And then there were 8
According to the new definition, to be called a planet an object has to exhibit 3 traits: it must orbit the Sun*; its own gravity must pull it into a nearly round shape; and it must have cleared away other objects in its neighbourhood—this is where Pluto comes up short.
So, we now find ourselves with just 8 planets in the Solar System:
Mercury, Venus, Earth, Mars, Jupiter, Saturn, Uranus and Neptune.
The IAU has created 2 other categories to classify celestial bodies that are not planets.
The 1st of these is the “dwarf planet” category to which Pluto has been relegated.
For example, the asteroid Ceres and the distant object 2003 UB313 (nicknamed Xena) fall into this category.
And the list probably won’t end there, since the IAU has a dozen potential dwarf planets on its watchlist.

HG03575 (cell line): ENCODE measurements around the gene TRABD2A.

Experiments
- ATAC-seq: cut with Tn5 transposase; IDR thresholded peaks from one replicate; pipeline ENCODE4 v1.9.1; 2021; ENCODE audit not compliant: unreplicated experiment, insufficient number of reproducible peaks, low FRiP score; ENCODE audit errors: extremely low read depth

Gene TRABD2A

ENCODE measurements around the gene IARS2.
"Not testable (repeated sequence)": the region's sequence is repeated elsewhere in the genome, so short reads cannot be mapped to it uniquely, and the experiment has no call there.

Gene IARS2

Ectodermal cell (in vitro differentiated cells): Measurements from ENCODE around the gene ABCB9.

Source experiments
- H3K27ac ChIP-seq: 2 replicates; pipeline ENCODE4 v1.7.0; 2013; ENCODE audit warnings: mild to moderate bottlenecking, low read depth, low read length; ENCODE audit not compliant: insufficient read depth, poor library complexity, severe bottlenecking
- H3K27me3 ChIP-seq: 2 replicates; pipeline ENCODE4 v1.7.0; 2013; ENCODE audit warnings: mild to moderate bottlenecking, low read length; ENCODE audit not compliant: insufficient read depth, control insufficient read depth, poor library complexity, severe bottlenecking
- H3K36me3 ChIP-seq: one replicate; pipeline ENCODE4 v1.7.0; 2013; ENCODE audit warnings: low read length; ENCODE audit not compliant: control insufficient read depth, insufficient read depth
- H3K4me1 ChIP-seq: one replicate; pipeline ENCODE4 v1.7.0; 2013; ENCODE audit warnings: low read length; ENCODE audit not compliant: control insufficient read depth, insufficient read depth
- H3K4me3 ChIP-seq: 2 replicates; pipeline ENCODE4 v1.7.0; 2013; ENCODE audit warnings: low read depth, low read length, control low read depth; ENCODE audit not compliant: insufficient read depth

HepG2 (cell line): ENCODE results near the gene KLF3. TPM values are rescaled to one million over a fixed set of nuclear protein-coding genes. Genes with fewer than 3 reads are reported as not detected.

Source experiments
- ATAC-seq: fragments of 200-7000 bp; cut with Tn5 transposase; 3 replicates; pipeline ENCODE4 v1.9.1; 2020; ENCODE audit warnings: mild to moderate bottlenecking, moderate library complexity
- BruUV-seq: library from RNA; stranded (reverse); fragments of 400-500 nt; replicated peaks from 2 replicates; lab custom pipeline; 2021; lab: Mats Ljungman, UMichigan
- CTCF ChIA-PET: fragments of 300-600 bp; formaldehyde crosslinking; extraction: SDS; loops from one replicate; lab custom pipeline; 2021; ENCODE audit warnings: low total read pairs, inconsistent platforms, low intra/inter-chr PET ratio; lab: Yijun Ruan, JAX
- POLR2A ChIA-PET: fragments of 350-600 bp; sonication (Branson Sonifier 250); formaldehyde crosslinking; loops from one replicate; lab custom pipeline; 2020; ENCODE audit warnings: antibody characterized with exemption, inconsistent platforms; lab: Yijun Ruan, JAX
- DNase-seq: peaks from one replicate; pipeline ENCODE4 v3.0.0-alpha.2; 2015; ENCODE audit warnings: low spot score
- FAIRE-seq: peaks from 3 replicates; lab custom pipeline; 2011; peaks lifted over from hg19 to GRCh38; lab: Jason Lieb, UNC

Other bodies orbiting the Sun that are neither planets nor dwarf planets will be called “small solar-system bodies”. Earth’s Moon conserves its status as a natural satellite.
Pluto no longer fits
Its status as a planet has long stirred controversy due to its small size and an elliptical orbit highly tilted to the ecliptic plane.
What’s more, at about 2,300 km across Pluto is in fact much smaller than our Moon!
* This definition does not apply to planets orbiting other stars.